Mount Vernon Column: State Should Pursue Education Initiatives

Mount Vernon Column: State Should Pursue Education Initiatives


Having grown up in the Fairfax County Public School system and with a daughter at West Potomac High School, ensuring Fairfax County students receive the highest quality education is a top priority of mine. Education is an investment that we make in our children to ensure that they are given the tools and opportunities to live up to their potential. We are fortunate to live in an area with a school system that is recognized for its excellence.

Governor McAuliffe, in his new 2016 budget, recognizes the pressing need for increased funding of education and proposed a $1 billion increase in state funding for K-12 and higher education.

Additionally, the Governor wants to spend $139.1 million to help districts hire additional teachers for schools and $41 million for cost-of-living-adjustments.

I support these proposals because they will help to reduce class sizes and help to make FCPS an attractive employer by allowing it to pay faculty enough to live close to work.

I am disappointed the legislature failed to include many of the Governor’s proposed amendments in either the House or Senate budgets. However, we are making individual efforts to increase funding for education. For example, Del. Mark Sickles has proposed a budget amendment for foreign language programs, which would mostly go to toward FCPS title I schools, three of which are in the 44th district.

While this, and a few other proposed amendments to the 2016 budget would help toward strengthening our schools, Richmond still has a long way to go toward improving education funding. I have co-patroned several pieces of education legislation. If passed, two of the more important bills will help improve the quality of education for students with learning differences and limited English proficiency.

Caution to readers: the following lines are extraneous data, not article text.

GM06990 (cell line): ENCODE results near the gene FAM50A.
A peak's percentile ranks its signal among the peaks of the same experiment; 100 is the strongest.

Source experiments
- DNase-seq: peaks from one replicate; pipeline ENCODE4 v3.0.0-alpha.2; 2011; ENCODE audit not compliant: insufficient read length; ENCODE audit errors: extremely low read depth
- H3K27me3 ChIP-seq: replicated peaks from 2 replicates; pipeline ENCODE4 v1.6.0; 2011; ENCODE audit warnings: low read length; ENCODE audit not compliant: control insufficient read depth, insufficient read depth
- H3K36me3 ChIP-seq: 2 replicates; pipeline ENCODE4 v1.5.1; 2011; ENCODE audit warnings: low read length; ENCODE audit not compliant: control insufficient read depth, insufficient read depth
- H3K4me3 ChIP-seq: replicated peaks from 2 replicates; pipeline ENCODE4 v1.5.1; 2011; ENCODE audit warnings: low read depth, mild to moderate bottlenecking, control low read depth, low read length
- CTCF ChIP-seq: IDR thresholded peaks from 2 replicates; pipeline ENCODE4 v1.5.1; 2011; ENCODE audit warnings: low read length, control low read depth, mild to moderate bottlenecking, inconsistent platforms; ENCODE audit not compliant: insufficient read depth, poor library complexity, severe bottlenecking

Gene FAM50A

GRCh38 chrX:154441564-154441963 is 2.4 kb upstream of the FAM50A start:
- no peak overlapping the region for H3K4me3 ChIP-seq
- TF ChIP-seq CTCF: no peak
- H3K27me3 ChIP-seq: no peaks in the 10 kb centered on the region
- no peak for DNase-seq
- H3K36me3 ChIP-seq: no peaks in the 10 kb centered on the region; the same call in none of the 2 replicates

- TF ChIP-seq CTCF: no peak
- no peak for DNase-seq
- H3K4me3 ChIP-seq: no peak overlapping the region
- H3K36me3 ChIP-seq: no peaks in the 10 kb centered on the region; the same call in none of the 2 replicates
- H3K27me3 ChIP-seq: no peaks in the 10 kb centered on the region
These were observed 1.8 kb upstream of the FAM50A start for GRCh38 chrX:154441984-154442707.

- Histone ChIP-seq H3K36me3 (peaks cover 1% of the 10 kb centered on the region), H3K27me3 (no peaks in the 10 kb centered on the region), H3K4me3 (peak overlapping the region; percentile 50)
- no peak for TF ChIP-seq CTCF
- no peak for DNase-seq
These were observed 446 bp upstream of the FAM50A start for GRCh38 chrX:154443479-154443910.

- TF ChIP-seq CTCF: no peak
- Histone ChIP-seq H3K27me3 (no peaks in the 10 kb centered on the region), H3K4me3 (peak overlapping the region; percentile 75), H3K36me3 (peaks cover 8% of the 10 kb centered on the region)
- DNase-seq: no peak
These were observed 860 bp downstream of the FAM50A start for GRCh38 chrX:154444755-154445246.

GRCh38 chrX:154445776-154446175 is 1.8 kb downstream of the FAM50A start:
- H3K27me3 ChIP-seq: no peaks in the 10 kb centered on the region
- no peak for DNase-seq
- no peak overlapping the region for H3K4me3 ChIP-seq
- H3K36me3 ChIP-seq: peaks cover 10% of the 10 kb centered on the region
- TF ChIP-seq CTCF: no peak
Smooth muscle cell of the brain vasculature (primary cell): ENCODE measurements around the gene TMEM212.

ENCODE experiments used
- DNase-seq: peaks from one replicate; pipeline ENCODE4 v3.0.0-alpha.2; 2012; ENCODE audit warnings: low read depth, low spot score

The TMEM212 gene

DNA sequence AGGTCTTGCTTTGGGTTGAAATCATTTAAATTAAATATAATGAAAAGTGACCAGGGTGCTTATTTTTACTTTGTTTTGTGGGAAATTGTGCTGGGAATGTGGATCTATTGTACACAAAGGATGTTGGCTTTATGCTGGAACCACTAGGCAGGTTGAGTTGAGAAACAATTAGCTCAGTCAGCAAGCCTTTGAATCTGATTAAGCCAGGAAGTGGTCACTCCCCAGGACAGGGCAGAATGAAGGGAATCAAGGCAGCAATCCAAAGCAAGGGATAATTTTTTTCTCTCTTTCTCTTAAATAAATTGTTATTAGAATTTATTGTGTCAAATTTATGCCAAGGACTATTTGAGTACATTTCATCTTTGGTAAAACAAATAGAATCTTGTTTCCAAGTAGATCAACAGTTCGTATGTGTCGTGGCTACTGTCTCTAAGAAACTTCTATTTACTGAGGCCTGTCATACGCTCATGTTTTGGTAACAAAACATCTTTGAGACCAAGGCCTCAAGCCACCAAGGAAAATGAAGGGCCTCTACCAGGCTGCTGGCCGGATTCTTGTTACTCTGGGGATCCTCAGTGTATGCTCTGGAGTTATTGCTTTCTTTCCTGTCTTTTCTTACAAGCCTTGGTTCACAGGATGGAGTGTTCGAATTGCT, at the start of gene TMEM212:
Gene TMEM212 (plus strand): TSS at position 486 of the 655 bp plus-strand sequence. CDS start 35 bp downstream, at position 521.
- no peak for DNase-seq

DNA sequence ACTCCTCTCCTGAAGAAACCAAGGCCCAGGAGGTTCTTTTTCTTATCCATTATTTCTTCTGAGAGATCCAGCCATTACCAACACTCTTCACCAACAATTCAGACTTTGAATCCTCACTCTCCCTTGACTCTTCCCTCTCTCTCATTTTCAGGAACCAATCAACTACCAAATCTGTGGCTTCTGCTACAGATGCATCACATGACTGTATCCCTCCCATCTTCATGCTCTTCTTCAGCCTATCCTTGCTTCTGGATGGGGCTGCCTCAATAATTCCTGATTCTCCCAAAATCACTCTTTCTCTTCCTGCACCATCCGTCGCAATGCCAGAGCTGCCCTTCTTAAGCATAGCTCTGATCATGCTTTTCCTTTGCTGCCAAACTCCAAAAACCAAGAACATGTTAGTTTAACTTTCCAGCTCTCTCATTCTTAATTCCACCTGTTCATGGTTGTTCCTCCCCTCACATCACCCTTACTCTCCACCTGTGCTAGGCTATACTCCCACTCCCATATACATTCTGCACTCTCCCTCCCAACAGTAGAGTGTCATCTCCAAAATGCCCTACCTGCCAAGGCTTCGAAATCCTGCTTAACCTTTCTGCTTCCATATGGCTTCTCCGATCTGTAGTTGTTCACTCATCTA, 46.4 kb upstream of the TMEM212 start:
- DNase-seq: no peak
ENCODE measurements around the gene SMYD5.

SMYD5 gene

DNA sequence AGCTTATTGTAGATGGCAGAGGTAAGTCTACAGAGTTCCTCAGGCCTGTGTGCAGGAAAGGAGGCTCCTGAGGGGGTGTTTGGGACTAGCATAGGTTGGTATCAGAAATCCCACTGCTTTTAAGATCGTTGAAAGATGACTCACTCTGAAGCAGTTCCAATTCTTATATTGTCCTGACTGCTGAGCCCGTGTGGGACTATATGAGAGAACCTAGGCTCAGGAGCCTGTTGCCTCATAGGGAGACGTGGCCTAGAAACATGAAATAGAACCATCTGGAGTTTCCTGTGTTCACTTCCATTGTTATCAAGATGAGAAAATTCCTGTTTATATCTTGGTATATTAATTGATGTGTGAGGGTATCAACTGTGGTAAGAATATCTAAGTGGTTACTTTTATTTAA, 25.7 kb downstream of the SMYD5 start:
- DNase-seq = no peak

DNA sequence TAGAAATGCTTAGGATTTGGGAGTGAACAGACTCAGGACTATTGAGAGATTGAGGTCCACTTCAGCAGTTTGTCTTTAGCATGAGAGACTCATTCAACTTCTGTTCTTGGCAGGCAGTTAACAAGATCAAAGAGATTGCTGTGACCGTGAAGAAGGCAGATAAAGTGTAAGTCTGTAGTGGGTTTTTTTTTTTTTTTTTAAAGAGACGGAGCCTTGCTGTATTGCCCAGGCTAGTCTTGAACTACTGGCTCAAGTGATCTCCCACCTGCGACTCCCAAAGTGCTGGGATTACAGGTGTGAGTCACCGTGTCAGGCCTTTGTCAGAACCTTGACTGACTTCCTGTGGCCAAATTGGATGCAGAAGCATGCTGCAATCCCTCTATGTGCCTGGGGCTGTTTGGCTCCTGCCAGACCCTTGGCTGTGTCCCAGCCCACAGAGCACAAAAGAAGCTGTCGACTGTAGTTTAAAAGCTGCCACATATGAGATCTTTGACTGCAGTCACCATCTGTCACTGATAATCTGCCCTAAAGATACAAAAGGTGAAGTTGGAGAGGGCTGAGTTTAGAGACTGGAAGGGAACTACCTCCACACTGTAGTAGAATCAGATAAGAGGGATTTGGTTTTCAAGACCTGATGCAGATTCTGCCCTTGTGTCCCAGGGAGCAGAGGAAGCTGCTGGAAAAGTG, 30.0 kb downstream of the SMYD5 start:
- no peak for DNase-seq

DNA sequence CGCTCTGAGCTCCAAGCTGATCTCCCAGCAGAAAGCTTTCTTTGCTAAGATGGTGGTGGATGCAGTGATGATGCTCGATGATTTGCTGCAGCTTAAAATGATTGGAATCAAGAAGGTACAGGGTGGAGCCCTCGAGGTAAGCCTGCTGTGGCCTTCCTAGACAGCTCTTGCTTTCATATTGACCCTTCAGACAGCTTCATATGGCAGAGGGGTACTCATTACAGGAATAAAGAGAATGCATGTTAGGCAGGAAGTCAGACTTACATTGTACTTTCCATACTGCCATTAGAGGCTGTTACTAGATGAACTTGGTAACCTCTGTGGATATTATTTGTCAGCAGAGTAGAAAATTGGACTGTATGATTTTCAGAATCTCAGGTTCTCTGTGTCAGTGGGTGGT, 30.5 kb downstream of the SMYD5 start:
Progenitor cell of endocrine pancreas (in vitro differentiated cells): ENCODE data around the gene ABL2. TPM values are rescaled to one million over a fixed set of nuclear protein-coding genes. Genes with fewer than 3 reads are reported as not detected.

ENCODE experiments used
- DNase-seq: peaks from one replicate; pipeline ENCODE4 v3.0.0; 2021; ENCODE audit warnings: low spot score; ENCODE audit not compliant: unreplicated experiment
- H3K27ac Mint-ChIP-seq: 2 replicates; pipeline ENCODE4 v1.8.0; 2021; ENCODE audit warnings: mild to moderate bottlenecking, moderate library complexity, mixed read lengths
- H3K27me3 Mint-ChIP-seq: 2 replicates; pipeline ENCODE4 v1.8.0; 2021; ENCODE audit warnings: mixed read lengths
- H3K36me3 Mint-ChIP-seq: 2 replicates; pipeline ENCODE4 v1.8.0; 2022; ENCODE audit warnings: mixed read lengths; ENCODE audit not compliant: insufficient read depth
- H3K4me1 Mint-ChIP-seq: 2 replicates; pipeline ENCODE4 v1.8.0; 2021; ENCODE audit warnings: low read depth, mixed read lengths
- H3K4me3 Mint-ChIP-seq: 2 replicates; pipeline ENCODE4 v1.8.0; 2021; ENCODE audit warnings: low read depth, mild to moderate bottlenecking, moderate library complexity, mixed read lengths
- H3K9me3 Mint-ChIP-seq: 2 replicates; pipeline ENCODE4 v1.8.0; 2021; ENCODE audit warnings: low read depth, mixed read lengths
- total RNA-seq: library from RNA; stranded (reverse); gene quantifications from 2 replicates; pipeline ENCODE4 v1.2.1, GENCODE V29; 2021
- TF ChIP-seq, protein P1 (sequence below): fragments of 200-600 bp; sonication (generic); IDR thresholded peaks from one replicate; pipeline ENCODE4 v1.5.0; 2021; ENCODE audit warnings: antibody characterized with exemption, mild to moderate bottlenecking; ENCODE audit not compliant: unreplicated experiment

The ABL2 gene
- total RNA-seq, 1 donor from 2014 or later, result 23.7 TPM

Visually impaired students use tools such as Braille in order for them to learn. The current law requires a determination of the appropriateness in the use of Braille for visually impaired students, but does not require the student to be evaluated by a certified Teacher of the Visually Impaired. HB 166, of which I am a co-patron requires this evaluation and requires that visually impaired students receive instruction in Braille or the use of Braille unless deemed unnecessary by the team determining the student’s IEP or 504 plan. I hope that this legislation will enhance visually impaired student’s learning experience by giving them the correct tools they need to succeed.

I am also a House patron on SB 538, which requires the Board of Education to authorize the use of an alternative to the Standards of Learning (SOL) end-of-course English reading assessment for students with limited English proficiency. These students are placed at an unfair disadvantage to demonstrate their knowledge, since evaluations are in an unfamiliar language. Having an alternative to SOL testing will empower students with limited English proficiency to demonstrate their knowledge, while still meeting state educational standards.

I am glad the Governor and legislature are taking important steps toward improving Virginia’s public schools, both through funding and legislation. I am also thankful for the local leadership of Karen Corbett Sanders, who is representing the Mount Vernon District with distinction on the Fairfax County School Board. I hope that through the efforts of state and local leadership, together, we will enable students to better reach their educational goals.